The vegetable gardeners should preferably use straw as a mulch to retain soil moisture and reduce fluctuations in soil temperatures. Straw will also serve as a potential barrier between fruits and vegetables and the damp soil. Do not ignore the factor of ensuring good air circulation which is needed to reduce probability of occurrence of mold and fungal diseases in the vegetable garden. Read the rest of this entry
Thursday, April 25th, 2013 at 12:05 pm
As the grass greens up the lawn owners who want an eco-friendly yard should focus more on mowing – and less on fertilizing.
“The first step to minimize the environmental impact of your home lawn is to raise the mower’s blade to a height of 3 to 4 inches – usually the highest setting on your mower – and leave the grass clippings on the lawn,” says Marty Petrovic, a turf specialist in the Department of Horticulture at Cornell University.
Taller grass competes better with weeds, and sinks roots deeper into the soil to better withstand mid-summer heat and drought, explains Petrovic. The result: A thicker turf with fewer weeds and less watering. He also suggests keeping your mower’s blades sharp for a clean cut that reduces stress on the grass. Read the rest of this entry
Wednesday, March 27th, 2013 at 1:15 pm
There are some extremely important tasks that need to be addressed this gardening season.Start some flowers and other garden plants from seeds weeks before it’s warm enough to transplant them outside. Plants started from seed generally cost far less than you end up paying at the garden store. The timing of planting is really crucial and you must determine when to start plants indoors . Seed packets of those plants which are commonly started indoors usually contain special instructions for when and how to do it.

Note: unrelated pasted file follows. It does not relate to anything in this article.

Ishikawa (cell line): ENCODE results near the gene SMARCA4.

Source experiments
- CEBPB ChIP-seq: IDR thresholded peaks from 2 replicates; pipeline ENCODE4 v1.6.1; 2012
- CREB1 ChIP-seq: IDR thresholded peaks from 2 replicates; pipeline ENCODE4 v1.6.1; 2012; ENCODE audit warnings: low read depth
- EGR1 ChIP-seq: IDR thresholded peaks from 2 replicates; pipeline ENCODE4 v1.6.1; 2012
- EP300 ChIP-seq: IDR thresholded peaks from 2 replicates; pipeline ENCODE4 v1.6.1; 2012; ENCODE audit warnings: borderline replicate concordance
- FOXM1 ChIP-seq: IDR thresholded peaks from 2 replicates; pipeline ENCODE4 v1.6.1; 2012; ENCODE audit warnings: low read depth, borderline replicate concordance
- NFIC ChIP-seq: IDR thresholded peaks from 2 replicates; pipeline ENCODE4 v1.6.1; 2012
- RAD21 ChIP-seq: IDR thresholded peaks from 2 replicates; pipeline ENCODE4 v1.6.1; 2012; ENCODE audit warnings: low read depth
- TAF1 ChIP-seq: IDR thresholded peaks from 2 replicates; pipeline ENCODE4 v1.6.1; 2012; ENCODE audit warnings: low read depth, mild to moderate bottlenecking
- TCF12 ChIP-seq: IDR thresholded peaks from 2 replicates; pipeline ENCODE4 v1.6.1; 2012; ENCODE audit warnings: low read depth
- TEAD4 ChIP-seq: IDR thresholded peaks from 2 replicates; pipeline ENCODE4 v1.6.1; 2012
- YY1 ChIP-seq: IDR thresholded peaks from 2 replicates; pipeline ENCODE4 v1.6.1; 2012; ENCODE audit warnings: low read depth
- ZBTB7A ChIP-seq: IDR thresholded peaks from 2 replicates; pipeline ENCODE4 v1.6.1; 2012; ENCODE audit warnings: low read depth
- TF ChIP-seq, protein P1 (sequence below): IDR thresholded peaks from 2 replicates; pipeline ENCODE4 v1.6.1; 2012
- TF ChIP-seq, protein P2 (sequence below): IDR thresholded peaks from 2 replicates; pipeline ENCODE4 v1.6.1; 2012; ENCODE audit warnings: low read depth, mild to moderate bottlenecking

You can repurpose many would-be throwaway items — including cardboard boxes, toilet paper tubes, newspaper, egg cartons and even half-eggshells — to serve as miniature, biodegradable seedling pots. Some of the most common plants started from seeds indoors include tomatoes, peppers, melons, squash, eggplant and a wide variety of flowers and herbs. If you’re short on sunny window space consider building a simple cold frame in your yard as a place to start seeds up to six weeks before planting season. You can find designs online of how to build cold frames out of inexpensive materials like bales of hay, scrap lumber, plastic sheeting and old windows. Read the rest of this entry